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Pirates director keen to get into games

Not a big fan of own movie tie-ins.

Dark blue icons of video game controllers on a light blue background
Image credit: Eurogamer

Pirates of the Caribbean director Gore Verbinski feels gaming is on the brink of something "phenomenal" and has had "something in mind" for around a year.

However, he is keen to observe before jumping head first into the market. Rather than compete games like Halo and BioShock - which, incidentally, he really enjoyed - he wants come from a "completely different direction" and be creatively involved when he does.

"After working seven years straight on five movies back to back, I picked up my game controller and started playing. I just was blown away by the potential. I can't quite put my finger on it, but I feel that we are on the brink of something phenomenal," Verbinski told the LA Times.

"I'm interested in creating completely new genres. I'm interested in exploring an emotional response to a game, which I haven't really seen. I've seen the visceral adrenaline response, but I haven't really played a game where I feel... Tremendous loss.

"I'm also interested in anti-narrative. I don't want to impose cinema's narrative onto a completely different medium. I think that's naive. The fact that the player is also the audience means you shouldn't be imposing a scenario where the audience is passive. Don't put those rules onto gaming," he added.

This idea of "zero narrative" was among the "madness" that Verbinski urged developers to exhibit during his speech at the D.I.C.E. 2008 Summit.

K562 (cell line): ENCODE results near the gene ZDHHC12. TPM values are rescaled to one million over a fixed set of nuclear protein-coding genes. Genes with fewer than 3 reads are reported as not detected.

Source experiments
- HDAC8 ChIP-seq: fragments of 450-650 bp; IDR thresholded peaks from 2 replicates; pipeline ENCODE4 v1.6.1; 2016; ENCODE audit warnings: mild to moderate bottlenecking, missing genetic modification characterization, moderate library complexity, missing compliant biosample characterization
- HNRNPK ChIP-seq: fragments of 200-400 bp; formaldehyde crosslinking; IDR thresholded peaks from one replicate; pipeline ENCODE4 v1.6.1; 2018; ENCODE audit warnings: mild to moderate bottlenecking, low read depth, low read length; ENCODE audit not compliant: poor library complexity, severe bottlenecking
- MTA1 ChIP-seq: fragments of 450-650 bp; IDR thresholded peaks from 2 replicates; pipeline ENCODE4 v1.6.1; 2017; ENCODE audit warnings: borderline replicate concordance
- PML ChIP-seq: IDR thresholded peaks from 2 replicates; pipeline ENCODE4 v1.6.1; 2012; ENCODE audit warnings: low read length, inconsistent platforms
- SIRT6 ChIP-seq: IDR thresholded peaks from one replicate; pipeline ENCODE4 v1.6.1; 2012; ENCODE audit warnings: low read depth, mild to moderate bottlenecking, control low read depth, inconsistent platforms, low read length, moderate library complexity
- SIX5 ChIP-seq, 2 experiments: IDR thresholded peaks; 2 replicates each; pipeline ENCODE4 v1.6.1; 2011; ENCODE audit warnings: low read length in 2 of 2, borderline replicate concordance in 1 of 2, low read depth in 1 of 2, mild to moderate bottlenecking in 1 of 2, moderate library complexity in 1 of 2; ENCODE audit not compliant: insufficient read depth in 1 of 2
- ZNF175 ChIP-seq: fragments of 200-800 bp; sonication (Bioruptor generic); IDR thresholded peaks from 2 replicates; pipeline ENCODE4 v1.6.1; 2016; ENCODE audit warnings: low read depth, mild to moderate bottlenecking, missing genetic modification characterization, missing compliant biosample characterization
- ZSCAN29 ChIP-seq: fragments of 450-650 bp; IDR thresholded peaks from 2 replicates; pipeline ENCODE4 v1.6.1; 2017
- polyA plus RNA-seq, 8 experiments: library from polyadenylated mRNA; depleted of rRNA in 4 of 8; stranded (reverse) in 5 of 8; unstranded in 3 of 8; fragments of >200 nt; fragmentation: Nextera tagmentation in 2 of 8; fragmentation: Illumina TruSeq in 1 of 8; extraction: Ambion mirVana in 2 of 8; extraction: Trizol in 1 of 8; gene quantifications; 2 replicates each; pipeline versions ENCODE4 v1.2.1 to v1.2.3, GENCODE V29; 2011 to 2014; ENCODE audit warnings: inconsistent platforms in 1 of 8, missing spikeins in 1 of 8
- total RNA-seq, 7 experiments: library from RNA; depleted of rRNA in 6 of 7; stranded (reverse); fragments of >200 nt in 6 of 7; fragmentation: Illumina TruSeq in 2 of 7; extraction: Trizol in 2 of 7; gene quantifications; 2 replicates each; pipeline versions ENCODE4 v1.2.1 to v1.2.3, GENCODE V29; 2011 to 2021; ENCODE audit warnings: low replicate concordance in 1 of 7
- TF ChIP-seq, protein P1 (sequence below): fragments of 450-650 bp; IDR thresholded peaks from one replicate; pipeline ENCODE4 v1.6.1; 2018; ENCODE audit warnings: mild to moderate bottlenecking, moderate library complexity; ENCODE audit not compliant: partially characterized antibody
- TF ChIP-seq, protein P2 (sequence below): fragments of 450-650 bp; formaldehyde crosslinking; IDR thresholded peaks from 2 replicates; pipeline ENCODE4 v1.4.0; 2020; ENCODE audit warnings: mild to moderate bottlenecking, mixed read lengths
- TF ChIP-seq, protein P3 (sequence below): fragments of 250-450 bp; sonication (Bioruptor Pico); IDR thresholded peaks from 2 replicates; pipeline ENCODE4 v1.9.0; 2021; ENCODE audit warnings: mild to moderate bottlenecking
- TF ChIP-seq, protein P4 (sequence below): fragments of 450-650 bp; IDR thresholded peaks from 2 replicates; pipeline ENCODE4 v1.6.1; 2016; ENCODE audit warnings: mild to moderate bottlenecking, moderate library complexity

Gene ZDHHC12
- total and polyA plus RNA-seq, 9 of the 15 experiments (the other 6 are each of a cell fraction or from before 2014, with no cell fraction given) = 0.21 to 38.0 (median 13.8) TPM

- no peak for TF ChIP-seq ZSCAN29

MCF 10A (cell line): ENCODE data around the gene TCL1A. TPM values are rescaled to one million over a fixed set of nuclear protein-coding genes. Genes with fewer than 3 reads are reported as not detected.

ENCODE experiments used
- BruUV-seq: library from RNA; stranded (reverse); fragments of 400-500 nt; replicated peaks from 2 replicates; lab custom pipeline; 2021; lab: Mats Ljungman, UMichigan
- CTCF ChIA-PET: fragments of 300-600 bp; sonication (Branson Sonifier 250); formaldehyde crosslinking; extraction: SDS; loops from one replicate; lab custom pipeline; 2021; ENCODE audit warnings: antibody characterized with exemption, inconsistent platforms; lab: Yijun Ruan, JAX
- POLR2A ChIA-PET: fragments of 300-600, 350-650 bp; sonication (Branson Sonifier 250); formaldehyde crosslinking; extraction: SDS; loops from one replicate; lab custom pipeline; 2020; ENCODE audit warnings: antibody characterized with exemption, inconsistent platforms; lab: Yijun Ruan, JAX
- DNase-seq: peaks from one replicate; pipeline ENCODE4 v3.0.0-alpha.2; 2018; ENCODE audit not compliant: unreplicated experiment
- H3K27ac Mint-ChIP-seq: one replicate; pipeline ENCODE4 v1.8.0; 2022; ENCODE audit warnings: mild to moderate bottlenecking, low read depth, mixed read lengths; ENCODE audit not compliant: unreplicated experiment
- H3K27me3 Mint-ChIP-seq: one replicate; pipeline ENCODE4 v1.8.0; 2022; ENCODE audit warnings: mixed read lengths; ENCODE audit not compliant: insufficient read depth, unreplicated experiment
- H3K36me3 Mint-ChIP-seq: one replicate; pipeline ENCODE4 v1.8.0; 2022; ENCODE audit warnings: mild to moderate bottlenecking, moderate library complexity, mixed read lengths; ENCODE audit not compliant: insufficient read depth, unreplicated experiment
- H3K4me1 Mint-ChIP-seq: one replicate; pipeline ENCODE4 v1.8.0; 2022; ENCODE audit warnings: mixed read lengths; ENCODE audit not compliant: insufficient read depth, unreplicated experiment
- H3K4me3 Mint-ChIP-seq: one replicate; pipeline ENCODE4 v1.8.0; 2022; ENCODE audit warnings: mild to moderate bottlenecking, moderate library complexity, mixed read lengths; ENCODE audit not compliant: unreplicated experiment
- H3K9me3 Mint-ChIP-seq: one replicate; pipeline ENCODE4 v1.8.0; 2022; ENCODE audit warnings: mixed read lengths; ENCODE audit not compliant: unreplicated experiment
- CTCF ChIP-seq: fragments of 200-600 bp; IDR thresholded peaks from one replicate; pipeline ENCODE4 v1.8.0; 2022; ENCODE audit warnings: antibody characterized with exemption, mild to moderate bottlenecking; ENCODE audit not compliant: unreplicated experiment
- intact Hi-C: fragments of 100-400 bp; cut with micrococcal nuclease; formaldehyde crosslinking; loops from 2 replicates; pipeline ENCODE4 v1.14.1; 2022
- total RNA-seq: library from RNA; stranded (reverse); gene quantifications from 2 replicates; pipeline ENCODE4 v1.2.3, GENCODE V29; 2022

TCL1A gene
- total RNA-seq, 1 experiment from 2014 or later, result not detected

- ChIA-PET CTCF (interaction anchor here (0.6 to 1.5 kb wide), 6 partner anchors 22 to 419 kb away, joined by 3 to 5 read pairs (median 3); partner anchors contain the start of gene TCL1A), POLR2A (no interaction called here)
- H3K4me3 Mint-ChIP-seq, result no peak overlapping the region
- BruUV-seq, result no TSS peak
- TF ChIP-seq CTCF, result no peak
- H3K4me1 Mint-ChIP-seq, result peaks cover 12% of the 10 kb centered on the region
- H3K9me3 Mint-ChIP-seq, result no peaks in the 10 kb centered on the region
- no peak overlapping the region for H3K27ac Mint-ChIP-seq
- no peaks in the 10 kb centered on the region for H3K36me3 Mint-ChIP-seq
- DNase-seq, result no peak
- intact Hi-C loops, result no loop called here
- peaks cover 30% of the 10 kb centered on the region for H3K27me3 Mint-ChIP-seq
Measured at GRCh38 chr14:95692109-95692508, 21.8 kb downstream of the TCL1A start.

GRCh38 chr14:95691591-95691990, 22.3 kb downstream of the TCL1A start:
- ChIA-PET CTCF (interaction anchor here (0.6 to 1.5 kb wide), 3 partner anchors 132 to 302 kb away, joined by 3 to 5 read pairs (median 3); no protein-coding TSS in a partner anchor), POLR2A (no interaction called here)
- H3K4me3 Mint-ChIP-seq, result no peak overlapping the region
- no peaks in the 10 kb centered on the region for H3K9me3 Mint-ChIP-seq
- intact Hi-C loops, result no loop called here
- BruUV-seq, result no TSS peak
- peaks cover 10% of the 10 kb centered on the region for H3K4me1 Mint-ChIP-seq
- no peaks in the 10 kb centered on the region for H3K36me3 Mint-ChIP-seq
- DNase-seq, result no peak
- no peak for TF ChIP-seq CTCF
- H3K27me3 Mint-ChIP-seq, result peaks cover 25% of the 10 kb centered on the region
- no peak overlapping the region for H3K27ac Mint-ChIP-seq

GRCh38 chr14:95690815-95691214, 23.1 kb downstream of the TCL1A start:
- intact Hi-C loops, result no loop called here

To achieve this we have to throw away tried and tested formulae and think outside the box, apparently.

"This rule that we have to be a human in the game: we just have to throw that one away, right? You can be a speck of dust. Once you dispose of aspects of conventional logic and you start to explore dream logic, the field is wide open," continued Verbinski.

"Gaming is breaking all these rules, so let's break them. Storytelling needs to evolve. And this is the perfect medium for it to take a quantum leap."

Once again, Verbinski aired his rather public disdain for the Pirates of the Caribbean games and the idea that they represent little more than merchandise to the film industry.

For him, a massively-multiplayer version of the swashbuckling world would have been much more appropriate. But Gore, old chap, there is one in development, although it does look a little sketchy.

"[I would have liked to see] an MMOG where you can dress up as a pirate. You can have a social network where you meet other pirates, and maybe three days in, you meet Jack Sparrow. Maybe you have to sell your soul to the devil to get to this level or that. Let the players write and create it. Let them evolve it," he suggested.

"There's something very Trekky about the core Pirates of the Caribbean fan base, and I respect that. I think it's a shame we couldn't produce a game that respected them as well."

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